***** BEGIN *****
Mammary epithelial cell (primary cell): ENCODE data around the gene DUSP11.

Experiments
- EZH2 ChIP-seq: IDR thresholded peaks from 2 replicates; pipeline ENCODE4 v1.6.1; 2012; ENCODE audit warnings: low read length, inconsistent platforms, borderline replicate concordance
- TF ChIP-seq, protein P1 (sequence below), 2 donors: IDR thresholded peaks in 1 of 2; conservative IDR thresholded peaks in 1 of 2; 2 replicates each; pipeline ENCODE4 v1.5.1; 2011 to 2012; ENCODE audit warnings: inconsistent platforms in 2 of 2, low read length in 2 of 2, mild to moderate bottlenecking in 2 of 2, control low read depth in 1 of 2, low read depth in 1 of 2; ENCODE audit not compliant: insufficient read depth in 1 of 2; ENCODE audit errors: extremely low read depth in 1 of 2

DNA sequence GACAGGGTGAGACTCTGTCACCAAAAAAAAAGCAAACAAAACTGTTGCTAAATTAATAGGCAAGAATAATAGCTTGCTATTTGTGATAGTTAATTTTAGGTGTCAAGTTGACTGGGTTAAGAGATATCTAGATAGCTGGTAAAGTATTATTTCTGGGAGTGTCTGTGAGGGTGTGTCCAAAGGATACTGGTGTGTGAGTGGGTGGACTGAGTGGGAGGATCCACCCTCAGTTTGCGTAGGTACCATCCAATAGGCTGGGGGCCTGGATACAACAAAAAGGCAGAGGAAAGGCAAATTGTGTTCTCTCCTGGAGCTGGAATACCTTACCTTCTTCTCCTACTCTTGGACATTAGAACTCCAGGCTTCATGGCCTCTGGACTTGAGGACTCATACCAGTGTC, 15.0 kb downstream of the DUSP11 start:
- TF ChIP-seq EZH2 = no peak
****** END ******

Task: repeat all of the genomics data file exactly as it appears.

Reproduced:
Mammary epithelial cell (primary cell): ENCODE data around the gene DUSP11.

Experiments
- EZH2 ChIP-seq: IDR thresholded peaks from 2 replicates; pipeline ENCODE4 v1.6.1; 2012; ENCODE audit warnings: low read length, inconsistent platforms, borderline replicate concordance
- TF ChIP-seq, protein P1 (sequence below), 2 donors: IDR thresholded peaks in 1 of 2; conservative IDR thresholded peaks in 1 of 2; 2 replicates each; pipeline ENCODE4 v1.5.1; 2011 to 2012; ENCODE audit warnings: inconsistent platforms in 2 of 2, low read length in 2 of 2, mild to moderate bottlenecking in 2 of 2, control low read depth in 1 of 2, low read depth in 1 of 2; ENCODE audit not compliant: insufficient read depth in 1 of 2; ENCODE audit errors: extremely low read depth in 1 of 2

DNA sequence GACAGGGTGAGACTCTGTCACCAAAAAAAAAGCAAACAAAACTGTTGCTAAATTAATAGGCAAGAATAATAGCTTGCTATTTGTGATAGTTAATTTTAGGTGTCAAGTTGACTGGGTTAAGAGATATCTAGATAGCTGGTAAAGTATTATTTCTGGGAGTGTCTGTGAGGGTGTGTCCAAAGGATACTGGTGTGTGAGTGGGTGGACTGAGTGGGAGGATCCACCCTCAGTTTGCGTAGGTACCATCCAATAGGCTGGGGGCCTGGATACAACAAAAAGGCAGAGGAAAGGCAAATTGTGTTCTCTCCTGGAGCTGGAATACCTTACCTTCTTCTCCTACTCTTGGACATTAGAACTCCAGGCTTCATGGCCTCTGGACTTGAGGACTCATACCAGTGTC, 15.0 kb downstream of the DUSP11 start:
- TF ChIP-seq EZH2 = no peak